Acquisition a viable option for Qualcomm
In this series, we’ve seen that Qualcomm (QCOM) is facing several headwinds in a slowing smartphone market. Despite this, it has strong cash flows due to strong profits from its licensing business. The company has been looking to diversify into the adjacent IoT (Internet of Things) and automotive markets but the growth is slow. The best way to tap this opportunity is through acquisition.
Merger rumors surround Qualcomm
In October 2016, there were rumors of a Qualcomm-NXP Semiconductors (NXPI) merger, to which the stocks of both companies reacted positively. Analysts reacted to the rumor. While some welcomed the deal, some said the integration would be difficult due to the difference in culture and business models.
Analysts suggested that Intel (INTC), Texas Instruments (TXN), and Broadcom (AVGO) were also interested in NXP because of its broad product portfolio and dominant position in the automotive semiconductor market. However, none of them had a strong enough balance sheet to fund a major acquisition.
Qualcomm financially strong to take up a major acquisition
With a net cash balance of $20 billion, Qualcomm seems financially strong enough to initiate such a large merger. NXP could put Qualcomm in a dominant position in the automotive market and increase its adjacent segment’s size from less than 2% of the company’s revenue to 26%.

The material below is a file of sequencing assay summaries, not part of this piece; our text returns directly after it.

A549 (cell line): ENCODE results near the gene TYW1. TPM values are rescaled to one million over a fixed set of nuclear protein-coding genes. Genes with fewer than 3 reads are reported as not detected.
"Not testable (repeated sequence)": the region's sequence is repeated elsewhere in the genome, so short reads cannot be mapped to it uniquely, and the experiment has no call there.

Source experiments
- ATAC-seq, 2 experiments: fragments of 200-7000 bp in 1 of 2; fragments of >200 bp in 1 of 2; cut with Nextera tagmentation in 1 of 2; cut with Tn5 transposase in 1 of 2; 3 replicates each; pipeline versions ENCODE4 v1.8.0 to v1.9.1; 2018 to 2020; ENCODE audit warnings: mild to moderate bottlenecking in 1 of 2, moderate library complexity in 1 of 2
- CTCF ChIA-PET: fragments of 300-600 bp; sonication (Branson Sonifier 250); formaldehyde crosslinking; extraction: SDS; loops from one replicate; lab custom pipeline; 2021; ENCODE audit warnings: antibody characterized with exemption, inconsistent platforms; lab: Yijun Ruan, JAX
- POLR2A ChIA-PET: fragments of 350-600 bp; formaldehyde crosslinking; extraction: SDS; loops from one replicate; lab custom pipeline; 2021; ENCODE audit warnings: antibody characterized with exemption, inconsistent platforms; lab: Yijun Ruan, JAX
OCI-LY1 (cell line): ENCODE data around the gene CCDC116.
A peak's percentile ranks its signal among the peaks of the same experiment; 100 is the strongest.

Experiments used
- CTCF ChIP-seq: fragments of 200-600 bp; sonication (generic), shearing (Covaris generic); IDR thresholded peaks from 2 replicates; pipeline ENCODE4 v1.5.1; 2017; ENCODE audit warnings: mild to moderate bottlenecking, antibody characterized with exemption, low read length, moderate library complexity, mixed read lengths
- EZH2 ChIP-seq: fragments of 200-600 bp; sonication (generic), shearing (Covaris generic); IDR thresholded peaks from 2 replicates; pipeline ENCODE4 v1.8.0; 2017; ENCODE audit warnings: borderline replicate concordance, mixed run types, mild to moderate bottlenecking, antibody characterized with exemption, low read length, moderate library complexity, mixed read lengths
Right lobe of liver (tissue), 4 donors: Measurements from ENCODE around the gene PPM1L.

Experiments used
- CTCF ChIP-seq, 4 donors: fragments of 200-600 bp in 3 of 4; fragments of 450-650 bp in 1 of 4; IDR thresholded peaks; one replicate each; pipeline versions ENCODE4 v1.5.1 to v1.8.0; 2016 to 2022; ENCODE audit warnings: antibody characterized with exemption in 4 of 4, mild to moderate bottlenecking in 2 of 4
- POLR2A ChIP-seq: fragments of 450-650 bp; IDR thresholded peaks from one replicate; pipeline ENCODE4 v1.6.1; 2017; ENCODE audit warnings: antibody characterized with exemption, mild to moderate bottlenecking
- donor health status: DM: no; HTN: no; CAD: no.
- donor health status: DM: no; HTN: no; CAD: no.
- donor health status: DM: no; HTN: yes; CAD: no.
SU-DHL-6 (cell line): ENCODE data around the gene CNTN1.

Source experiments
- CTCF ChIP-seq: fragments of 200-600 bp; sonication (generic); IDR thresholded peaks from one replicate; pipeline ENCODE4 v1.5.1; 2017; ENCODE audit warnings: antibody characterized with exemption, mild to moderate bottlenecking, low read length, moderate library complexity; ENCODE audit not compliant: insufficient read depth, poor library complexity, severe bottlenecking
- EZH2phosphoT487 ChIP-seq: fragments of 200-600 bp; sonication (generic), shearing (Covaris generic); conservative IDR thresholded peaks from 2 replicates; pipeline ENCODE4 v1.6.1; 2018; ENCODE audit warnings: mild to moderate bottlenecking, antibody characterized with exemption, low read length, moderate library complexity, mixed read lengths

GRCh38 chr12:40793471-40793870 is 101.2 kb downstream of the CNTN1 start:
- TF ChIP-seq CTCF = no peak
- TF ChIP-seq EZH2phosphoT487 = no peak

How would the merger affect Qualcomm’s cash-to-debt position?
If the rumors are true, Qualcomm is planning to acquire NXP for $47 billion. However, it’s difficult to say if it would be an all-cash deal or cash-stock deal. Let’s look at both the scenarios.
- If the merger is an all-cash deal and Qualcomm funds the deal with 50% cash and 50% debt, the combined company would have a cash reserve of $7.5 billion and debt of $33.5 billion. Qualcomm’s net cash position of $21 billion would turn into a net debt position of $26 billion.
- If the merger is a cash-stock deal and Qualcomm funds it equally, then the combined company would have a cash reserve of $19.3 billion and debt of $10 billion. In this case, its net cash position would be $9.3 billion.
The combined company would generate over $8 billion in annual free cash flow, which it could use to repay debt and buy back shares. In every way, a QCOM-NXP merger would be an ideal use of Qualcomm’s cash reserves. Next, we’ll look at how shareholders could benefit from the merger.